Rowman & Littlefield Publishers
Trim: 6¼ x 9½
978-1-5381-0268-8 • Hardback • October 2017 • $110.00 • (£85.00)
978-1-5381-0269-5 • Paperback • October 2017 • $49.00 • (£38.00)
978-1-5381-0270-1 • eBook • October 2017 • $43.50 • (£33.00)
Yuki Tanaka was research professor at the Hiroshima Peace Institute of Hiroshima City University until his retirement in 2015. He is the author of Japan’s Comfort Women and the co-editor of Bombing Civilians.
List of Illustrations
Foreword by John W. Dower
Preface to the Second Edition: Crime and Responsibility: War, the State, and Japanese Society
Introduction: The War Crimes Tribunals and POWs
Chapter 1: The Sandakan POW Camp and the Geneva Convention
Chapter 2: The Sandakan Death Marches and the Elimination of POWs
Chapter 3: Rape and War: The Japanese Experience
Chapter 4: Judge Webb and Japanese Cannibalism
Chapter 5: Japanese Biological Warfare Plans and Experiments on POWs
Chapter 6: Japanese Atrocities on Nauru during the Paciﬁc War: The Murder of Australians, the Massacre of Lepers, and the Ethnocide of Nauruans
Chapter 7: Massacre of Civilians at Kavieng
Conclusion: Japanese Atrocities in the Asia-Pacific War
Tanaka offers a stunning review of Japanese atrocities, mostly against Chinese and Australian POWs, with some accounts of atrocities against Americans in Japan and the Philippines. More prominent are the needless murders of POWs and civilians in Sandakan and Kavieng and aboard the Japanese destroyer Akikaze. Throughout the book, Tanaka uses reliable reports and testimonies from the Australian War Crimes Commission as his sources, but there is a wide variety of secondary Japanese, British, and US sources. The essential focus is the present Japanese notion of victimhood and ignorance of the aggression and cruelty done in the name of the emperor…. Tanaka does an outstanding job presenting the development of emperor ideology that changed traditional Bushidō from the ‘way of the warrior’ to the dangerous cult of emperor worship. This very challenging book is expertly written and very welcome in POW studies.
Summing Up: Essential. All levels/libraries.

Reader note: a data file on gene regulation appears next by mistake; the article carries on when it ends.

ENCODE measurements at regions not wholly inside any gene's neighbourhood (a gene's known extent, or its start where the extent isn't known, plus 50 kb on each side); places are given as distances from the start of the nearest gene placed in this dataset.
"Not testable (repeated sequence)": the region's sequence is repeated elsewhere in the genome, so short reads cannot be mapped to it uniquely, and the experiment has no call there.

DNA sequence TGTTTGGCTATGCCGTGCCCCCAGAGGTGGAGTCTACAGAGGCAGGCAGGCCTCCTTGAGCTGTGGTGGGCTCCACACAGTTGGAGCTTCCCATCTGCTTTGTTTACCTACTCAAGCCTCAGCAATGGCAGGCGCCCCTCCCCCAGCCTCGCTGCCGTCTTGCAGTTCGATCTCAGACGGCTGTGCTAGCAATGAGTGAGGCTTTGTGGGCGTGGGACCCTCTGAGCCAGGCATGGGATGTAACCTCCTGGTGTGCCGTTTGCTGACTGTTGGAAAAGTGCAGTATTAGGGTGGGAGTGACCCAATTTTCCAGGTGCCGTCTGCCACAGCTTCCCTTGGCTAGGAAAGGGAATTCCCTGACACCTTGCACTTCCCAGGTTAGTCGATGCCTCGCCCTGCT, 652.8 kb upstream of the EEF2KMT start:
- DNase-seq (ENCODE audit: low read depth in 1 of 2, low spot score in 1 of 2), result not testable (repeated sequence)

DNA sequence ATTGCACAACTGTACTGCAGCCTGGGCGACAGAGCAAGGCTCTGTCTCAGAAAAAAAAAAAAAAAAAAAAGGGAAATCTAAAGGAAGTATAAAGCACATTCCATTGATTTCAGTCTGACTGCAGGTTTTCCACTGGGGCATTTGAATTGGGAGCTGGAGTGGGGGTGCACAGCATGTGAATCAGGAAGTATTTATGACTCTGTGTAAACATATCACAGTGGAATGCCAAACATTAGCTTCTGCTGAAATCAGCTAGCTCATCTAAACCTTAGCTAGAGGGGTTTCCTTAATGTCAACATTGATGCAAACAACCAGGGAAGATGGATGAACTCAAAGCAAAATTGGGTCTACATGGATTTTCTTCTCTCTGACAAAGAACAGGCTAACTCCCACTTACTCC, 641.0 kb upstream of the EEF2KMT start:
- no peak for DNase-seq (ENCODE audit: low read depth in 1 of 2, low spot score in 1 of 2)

— Choice Reviews
How can we understand the inhumanity of war? Yuki Tanaka's book remains the most searingly honest attempt to make sense of the cruelty of the Japanese military forces during the Asia-Pacific War. Drawing attention to the relationship between atrocity and the everyday lives of ordinary people, it is a warning to us all.
— Joanna Bourke, Birkbeck College, University of London
Yuki Tanaka writes with compelling authenticity and refreshing candor on Japanese atrocities during World War II. His eagerly anticipated second edition of Hidden Horrors provides a seminal and authoritative analysis. This scholarly contribution is welcome and constitutes compulsory reading for any who take the subject matter seriously.
— Tim McCormack, Melbourne Law School and Special Adviser on International Humanitarian Law to the Prosecutor of the International Criminal Court, The Hague
For years, Yuki Tanaka's book has been essential, harrowing reading on the effects of Japanese imperialism on Asia in the mid-twentieth century. This revised edition draws on new thinking and research to make its powerful case with even more clarity.
— Rana Mitter, University of Oxford
Praise for the first edition:
In a shocking brief . . . Japanese historian Tanaka challenges the idea of Japan as a victim in WWII. The core of his thesis is that in the aftermath of the Russo-Japanese War of 1904–1905, an ‘Emperor ideology’ based on the ‘family state’ came to dominate Japan. Responsibility was seen as unlimited, while rights existed only in a collective context; this set the stage for various tragedies and atrocities.
— Publishers Weekly
Praise for the first edition:
A scholar's harrowing . . . briefing on largely unpunished and long-ignored atrocities committed by Japan's military during WW II. Drawing on hitherto untapped archives, Tanaka documents a series of appalling war crimes that, with few exceptions, have escaped notice in standard histories of the global conflict. . . . After reviewing the frightful particulars of his case studies, moreover, the author offers anecdotal evidence of similar behavior by other belligerents, eventually concluding, however, that Japanese barbarity was sui generis. . . . Shocking annals that bear gruesome witness to the darker realities of what historian John W. Dower (who contributed a thoughtful foreword to the American edition) called a war without mercy.